Five U.S. states are vying for a $500 million federal research center that would house highly infectious animal diseases such as foot-and-mouth.
But moving the facility mainland -- the only experiments on the devastating livestock virus take place on the government-run Plum Island, N.Y -- seems as choppy as the waters separating the island from the United States, The Dallas Morning New reported. Cattle associations and farmers said they want the best possible research but fear a U.S. epidemic.
The National Bio and Agro-Defense Facility, to be chosen next fall and requiring an act of the U.S. Congress, would replace Plum Island, which Homeland Security officials say is outdated, inadequate and difficult to secure.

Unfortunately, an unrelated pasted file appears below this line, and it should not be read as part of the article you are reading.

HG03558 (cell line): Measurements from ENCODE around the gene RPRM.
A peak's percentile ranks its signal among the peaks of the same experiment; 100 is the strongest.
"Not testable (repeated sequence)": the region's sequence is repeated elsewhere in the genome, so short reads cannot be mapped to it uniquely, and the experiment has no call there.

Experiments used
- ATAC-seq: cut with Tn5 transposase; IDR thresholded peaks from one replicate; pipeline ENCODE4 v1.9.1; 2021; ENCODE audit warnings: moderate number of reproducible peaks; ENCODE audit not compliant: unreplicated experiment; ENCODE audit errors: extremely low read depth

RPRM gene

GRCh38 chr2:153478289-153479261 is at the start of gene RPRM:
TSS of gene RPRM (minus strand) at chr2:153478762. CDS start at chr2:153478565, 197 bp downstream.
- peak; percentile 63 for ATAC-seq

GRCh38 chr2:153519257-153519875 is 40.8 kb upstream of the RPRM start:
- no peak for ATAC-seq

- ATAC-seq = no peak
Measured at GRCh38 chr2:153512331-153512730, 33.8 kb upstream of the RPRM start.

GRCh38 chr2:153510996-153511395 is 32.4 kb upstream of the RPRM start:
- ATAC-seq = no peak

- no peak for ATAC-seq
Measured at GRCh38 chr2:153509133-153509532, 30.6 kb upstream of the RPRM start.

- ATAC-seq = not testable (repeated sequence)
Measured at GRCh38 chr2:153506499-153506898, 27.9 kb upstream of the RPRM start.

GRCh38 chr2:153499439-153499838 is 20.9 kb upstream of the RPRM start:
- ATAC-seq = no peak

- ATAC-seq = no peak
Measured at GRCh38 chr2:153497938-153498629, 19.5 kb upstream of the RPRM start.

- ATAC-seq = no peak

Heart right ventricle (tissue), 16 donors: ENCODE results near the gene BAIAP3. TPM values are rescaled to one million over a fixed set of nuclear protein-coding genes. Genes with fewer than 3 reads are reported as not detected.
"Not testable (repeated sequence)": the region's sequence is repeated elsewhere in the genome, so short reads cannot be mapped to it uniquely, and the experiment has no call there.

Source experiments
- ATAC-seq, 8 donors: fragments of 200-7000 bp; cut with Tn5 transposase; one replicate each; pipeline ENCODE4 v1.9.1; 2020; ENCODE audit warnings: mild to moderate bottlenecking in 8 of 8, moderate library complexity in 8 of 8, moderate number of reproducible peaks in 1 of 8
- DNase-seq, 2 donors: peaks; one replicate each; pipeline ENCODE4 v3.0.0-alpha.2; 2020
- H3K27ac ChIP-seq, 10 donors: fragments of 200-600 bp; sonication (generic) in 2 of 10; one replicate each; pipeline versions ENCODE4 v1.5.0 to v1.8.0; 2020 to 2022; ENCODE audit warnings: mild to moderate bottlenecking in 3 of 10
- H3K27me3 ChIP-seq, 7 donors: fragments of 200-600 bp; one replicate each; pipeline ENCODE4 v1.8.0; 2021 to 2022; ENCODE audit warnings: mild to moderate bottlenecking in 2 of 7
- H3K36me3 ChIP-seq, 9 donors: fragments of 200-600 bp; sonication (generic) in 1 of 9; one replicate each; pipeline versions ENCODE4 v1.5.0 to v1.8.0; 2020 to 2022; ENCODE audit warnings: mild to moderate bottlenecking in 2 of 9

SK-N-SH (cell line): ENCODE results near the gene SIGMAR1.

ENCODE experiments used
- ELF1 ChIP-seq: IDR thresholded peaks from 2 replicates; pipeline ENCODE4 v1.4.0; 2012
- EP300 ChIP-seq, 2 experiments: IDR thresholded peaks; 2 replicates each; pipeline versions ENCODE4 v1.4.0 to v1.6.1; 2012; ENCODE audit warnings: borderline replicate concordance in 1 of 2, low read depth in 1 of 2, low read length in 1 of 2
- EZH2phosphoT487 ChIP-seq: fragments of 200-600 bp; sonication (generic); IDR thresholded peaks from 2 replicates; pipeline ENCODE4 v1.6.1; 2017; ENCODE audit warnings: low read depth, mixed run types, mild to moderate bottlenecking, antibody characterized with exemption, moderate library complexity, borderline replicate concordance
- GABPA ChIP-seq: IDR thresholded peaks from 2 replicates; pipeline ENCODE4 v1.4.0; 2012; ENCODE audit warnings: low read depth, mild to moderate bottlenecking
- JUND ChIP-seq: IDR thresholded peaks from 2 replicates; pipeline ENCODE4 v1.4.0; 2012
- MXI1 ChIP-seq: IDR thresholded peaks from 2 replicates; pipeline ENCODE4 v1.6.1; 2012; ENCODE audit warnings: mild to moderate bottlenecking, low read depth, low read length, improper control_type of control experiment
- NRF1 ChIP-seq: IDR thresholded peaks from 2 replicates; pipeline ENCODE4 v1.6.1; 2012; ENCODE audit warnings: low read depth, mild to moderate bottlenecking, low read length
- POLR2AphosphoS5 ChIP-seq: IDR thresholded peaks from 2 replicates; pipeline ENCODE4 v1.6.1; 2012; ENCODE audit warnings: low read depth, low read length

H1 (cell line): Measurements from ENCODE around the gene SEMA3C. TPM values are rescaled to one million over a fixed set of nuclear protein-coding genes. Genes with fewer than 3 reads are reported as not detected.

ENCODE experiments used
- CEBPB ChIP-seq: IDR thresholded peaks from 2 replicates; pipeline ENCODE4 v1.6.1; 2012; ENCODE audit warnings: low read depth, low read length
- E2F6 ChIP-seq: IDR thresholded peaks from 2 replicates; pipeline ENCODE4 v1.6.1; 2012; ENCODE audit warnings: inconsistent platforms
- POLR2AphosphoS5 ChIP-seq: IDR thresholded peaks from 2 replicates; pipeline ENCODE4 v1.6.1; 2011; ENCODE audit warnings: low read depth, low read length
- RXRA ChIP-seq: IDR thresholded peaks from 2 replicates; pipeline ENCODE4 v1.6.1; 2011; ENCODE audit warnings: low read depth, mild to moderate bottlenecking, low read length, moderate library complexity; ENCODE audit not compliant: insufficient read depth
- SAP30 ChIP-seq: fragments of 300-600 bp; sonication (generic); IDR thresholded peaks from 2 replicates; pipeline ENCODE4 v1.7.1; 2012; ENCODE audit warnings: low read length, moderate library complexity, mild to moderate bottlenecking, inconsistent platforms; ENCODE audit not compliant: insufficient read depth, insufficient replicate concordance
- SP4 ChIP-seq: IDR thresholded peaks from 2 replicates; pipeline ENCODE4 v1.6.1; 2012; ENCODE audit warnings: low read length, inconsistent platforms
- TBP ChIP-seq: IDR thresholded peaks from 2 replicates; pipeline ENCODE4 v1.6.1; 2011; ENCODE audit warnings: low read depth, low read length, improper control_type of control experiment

"Of course we support a new lab," Texas Cattle Feeders Association President Ross Wilson told the Morning News. "The question becomes, can we do it safely on the mainland?"
Yes, said York Duncan, president of the Texas Research Park in San Antonio, competing for the facility. The labs already research deadly diseases and have flawless records, he said.
"There's always the human-error factor. Nothing's ever 100 percent," Duncan told the newspaper.
Texas, Kansas, Georgia, North Carolina and Mississippi are competing for the facility.
Copyright 2007 by United Press International
Explore further: How to better allocate research money and fix a flawed system